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‘It’s all of us’: Tribal leaders still seeking solutions for MMIP epidemic

By Breana Albizu

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    ALBUQUERQUE, New Mexico (KOAT) — For Vangie Randall-Shorty, her booth is more than a place for information. Rather, it’s a table filled with hope and memories.

All for a son gone way too soon.

“I’m trying to stay strong. I’m still praying that we get justice,” Randall-Shorty, the mother of Zachariah Shorty, said.

However, the emotions are really hard.

Shorty was just 23 years old when his body was found just outside of Farmington. It happened back in July 2020, almost four years ago.

“I don’t understand,” she said. “They have Zach’s body. They’ve got evidence. I just don’t know what it is that they’re missing.”

That’s why she’s looking for answers, and she wanted to find them, at the 2024 “Tribal Leaders Summit”. It’s an annual event hosted by the Coalition to Stop Violence Against Native Women (CSVANW). This year, it was held at the Isleta Resort and Casino on May 22 and 23.

While a majority of the summit focuses on the crisis of missing and murdered indigenous people, officials also cover a variety of issues. From sexual violence and sex trafficking to bullying and violence against children.

“We’re just so excited to be having 18 tribal leaders here, and giving them a rundown of the current issues,” Ryder Jiron, policy communications coordinator for CSVANW, said.

The opportunity serves as a huge gathering for native communities across the state. Like Gov. Jenelle Roybal with the Pueblo of Pojoaque.

She tries to make it out to every conference.

“Like they say, you learn something new every day. I think there’s always something that I need to be more familiar. A different technique out there,” Roybal said.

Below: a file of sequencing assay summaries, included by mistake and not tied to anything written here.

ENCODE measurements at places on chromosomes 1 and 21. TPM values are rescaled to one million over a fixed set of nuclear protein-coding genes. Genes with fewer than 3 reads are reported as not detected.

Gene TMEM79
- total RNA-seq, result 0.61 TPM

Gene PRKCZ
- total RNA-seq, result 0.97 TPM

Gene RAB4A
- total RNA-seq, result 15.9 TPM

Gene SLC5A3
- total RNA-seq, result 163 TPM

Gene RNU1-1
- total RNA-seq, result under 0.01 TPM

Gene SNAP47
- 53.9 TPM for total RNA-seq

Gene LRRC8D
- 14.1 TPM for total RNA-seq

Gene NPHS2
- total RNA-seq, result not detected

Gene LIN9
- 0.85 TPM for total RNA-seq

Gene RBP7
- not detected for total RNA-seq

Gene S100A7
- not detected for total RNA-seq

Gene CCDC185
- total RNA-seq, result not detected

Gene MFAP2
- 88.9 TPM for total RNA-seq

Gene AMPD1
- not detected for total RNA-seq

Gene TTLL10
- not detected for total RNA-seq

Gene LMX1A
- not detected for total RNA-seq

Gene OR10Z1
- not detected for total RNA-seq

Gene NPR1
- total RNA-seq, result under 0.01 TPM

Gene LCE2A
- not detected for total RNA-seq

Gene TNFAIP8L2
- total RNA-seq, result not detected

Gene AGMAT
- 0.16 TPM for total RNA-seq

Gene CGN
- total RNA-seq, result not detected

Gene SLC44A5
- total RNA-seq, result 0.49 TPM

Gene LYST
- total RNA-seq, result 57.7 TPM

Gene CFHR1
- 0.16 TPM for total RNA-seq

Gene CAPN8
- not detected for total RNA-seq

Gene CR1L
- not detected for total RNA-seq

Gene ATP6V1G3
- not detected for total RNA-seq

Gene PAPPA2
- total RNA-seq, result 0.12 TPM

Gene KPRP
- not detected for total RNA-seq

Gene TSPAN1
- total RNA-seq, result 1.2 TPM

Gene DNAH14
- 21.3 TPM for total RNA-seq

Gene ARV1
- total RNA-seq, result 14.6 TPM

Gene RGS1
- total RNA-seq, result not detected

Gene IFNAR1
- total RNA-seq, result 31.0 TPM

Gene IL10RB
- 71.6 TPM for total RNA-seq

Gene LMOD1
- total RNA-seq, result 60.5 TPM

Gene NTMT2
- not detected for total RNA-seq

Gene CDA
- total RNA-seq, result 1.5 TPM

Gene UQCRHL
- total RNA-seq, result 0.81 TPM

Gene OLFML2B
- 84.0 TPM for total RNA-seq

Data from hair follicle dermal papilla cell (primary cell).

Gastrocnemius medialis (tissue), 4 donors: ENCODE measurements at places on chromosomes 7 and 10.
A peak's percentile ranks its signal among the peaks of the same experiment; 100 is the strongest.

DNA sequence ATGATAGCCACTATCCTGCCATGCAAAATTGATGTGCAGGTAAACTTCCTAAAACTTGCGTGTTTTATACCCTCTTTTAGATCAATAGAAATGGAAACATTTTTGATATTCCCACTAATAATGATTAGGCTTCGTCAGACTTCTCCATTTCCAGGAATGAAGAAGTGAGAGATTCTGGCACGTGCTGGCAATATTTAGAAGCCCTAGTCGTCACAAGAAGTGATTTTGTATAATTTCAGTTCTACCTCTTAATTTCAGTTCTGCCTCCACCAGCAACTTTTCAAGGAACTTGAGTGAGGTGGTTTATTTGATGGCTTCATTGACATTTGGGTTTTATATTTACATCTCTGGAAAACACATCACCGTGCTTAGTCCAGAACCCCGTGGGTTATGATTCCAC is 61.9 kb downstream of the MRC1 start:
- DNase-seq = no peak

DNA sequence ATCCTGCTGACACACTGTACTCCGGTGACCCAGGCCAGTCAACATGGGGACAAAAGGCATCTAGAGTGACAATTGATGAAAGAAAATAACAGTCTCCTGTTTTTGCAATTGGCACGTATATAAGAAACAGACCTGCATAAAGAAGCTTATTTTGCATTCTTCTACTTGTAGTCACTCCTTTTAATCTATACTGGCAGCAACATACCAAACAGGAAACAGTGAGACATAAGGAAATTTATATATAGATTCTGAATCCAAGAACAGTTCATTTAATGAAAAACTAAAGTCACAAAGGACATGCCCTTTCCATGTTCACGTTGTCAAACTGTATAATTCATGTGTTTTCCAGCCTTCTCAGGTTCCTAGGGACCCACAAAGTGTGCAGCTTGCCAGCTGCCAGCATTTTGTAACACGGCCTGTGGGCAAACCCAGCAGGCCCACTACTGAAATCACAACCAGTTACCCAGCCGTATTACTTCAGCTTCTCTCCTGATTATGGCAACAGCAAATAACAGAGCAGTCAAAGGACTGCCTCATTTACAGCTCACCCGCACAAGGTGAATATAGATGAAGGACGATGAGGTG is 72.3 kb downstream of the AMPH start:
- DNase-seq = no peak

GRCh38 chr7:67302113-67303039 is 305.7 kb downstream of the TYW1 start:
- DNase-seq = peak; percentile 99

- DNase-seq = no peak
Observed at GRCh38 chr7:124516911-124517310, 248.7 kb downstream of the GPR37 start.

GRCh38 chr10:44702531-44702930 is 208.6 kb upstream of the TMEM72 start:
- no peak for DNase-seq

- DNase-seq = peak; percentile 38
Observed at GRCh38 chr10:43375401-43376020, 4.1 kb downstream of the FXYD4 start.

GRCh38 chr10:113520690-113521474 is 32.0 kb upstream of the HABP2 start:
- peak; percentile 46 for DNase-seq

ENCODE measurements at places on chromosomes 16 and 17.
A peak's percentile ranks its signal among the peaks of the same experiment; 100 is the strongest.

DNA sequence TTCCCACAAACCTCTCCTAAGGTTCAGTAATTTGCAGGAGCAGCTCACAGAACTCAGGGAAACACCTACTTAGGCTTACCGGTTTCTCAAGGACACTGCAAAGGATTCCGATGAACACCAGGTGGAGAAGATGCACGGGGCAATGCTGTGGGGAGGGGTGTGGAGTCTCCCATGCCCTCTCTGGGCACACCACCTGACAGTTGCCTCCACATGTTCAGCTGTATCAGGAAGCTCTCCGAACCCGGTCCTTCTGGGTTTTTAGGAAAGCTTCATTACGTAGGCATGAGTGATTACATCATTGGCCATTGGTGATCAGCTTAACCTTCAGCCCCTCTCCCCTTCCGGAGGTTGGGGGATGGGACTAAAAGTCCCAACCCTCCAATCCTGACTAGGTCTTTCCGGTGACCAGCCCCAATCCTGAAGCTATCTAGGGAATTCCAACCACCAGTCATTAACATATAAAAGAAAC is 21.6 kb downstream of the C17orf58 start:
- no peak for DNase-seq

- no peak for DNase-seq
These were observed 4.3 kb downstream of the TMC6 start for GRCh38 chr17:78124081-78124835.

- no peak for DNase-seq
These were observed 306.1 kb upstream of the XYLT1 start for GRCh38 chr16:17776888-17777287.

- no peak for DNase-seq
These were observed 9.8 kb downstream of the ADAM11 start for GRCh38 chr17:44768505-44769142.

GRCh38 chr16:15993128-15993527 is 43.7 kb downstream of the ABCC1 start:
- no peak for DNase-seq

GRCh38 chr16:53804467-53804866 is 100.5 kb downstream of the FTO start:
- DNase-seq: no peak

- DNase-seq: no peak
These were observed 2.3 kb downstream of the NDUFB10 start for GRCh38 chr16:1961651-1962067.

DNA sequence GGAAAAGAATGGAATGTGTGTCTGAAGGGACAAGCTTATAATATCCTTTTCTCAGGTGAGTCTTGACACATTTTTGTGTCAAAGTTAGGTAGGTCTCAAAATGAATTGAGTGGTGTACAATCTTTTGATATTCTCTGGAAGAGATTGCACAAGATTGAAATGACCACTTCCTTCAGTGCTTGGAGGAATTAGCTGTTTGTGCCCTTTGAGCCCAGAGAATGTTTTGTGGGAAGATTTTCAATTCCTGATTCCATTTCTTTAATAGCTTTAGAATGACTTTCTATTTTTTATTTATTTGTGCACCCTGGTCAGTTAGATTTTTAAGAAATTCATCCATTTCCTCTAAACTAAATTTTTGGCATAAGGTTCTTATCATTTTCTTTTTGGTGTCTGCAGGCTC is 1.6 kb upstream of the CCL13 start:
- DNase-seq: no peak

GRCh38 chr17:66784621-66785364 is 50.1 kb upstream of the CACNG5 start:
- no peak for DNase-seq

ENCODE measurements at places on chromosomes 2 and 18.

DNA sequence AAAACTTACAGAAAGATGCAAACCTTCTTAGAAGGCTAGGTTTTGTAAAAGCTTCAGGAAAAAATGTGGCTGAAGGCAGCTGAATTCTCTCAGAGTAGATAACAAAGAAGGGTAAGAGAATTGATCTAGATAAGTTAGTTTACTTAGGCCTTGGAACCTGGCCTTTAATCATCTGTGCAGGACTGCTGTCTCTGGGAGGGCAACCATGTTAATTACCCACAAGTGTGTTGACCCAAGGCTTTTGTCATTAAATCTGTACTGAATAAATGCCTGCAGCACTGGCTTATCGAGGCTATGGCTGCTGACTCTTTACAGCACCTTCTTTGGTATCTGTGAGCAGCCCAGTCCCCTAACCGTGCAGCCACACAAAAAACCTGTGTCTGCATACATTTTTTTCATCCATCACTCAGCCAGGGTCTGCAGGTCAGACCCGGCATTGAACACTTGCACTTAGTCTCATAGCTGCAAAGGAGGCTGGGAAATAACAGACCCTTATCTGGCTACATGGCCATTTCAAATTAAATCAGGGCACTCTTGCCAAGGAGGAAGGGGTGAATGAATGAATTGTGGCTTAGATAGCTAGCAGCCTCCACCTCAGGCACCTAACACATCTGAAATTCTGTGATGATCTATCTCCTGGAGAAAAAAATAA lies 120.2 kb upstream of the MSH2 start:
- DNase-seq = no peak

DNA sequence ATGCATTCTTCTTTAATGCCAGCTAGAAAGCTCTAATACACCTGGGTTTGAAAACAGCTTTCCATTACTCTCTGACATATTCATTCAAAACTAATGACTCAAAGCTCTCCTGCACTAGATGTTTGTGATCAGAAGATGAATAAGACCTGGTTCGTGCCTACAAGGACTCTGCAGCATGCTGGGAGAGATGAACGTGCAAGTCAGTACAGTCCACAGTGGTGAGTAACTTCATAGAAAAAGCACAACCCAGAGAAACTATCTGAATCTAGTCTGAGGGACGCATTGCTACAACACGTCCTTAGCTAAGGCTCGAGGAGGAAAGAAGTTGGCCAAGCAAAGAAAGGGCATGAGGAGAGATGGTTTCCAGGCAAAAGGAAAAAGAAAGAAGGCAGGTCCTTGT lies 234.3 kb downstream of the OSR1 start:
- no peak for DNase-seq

She’s thankful she’s not alone.

Leaders just like her are vowing to solve problems so that families aren’t left wondering and in the dark. Many of them, still searching for justice.

“It’s a small world. It definitely is,” Roybal said. “Whether it’s a tribal member from another tribe or our tribe, we all feel it.”

Because as she says, it takes a community.

And that includes grieving loved ones just like Randall-Shorty.

“He use to tell me all the time, you know, through his music. You know, ‘everybody is going to know Zach Shorty,'” the mother said. “I think about that. I think about him all the time. And I’m like, you know? Everybody knows you.”

Who like some, isn’t stopping anytime soon.

All in honor of her baby boy.

The FBI is offering a reward of up to $10,000 for information leading to the arrest and conviction of the person or persons responsible for the death of Shorty.

Anyone with information is asked to call the FBI at (505) 889-1300 or go online at

As for the CSVANM, the coalition is planning to host another tribal summit in November at the Buffalo Thunder Resort and Casino.

To learn more about them, visit their website:

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